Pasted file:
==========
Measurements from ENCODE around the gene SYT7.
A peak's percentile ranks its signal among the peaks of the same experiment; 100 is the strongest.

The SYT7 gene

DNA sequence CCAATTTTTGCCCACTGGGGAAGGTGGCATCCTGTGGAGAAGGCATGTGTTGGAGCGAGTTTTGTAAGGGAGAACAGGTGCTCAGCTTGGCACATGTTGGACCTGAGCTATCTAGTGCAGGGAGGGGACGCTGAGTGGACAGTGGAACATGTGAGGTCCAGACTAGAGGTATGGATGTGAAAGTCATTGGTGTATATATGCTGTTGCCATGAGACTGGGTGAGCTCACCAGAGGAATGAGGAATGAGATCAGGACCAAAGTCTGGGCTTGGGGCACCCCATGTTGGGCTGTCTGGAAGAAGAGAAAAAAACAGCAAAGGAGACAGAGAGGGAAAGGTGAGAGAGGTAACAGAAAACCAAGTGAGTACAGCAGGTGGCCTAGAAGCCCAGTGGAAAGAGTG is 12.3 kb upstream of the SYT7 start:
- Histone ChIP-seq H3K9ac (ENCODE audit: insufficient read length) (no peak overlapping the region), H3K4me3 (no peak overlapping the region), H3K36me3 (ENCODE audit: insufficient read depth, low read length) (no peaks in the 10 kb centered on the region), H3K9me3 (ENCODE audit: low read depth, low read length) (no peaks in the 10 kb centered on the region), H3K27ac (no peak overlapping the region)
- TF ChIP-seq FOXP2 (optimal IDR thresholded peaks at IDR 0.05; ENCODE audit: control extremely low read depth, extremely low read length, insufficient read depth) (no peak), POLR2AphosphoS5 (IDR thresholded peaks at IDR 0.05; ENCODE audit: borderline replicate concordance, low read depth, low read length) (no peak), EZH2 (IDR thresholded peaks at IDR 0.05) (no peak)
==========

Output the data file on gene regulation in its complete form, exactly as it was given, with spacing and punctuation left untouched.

Measurements from ENCODE around the gene SYT7.
A peak's percentile ranks its signal among the peaks of the same experiment; 100 is the strongest.

The SYT7 gene

DNA sequence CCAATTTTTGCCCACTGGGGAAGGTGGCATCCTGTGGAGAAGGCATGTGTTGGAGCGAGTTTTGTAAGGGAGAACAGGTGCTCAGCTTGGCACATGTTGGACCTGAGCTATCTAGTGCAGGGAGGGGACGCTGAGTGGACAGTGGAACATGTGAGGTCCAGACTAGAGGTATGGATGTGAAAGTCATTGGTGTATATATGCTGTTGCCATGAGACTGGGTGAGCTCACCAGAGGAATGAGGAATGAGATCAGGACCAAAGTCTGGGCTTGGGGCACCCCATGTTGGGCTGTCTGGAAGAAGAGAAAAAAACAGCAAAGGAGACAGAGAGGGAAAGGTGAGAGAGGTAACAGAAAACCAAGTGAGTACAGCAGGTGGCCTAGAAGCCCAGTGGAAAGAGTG is 12.3 kb upstream of the SYT7 start:
- Histone ChIP-seq H3K9ac (ENCODE audit: insufficient read length) (no peak overlapping the region), H3K4me3 (no peak overlapping the region), H3K36me3 (ENCODE audit: insufficient read depth, low read length) (no peaks in the 10 kb centered on the region), H3K9me3 (ENCODE audit: low read depth, low read length) (no peaks in the 10 kb centered on the region), H3K27ac (no peak overlapping the region)
- TF ChIP-seq FOXP2 (optimal IDR thresholded peaks at IDR 0.05; ENCODE audit: control extremely low read depth, extremely low read length, insufficient read depth) (no peak), POLR2AphosphoS5 (IDR thresholded peaks at IDR 0.05; ENCODE audit: borderline replicate concordance, low read depth, low read length) (no peak), EZH2 (IDR thresholded peaks at IDR 0.05) (no peak)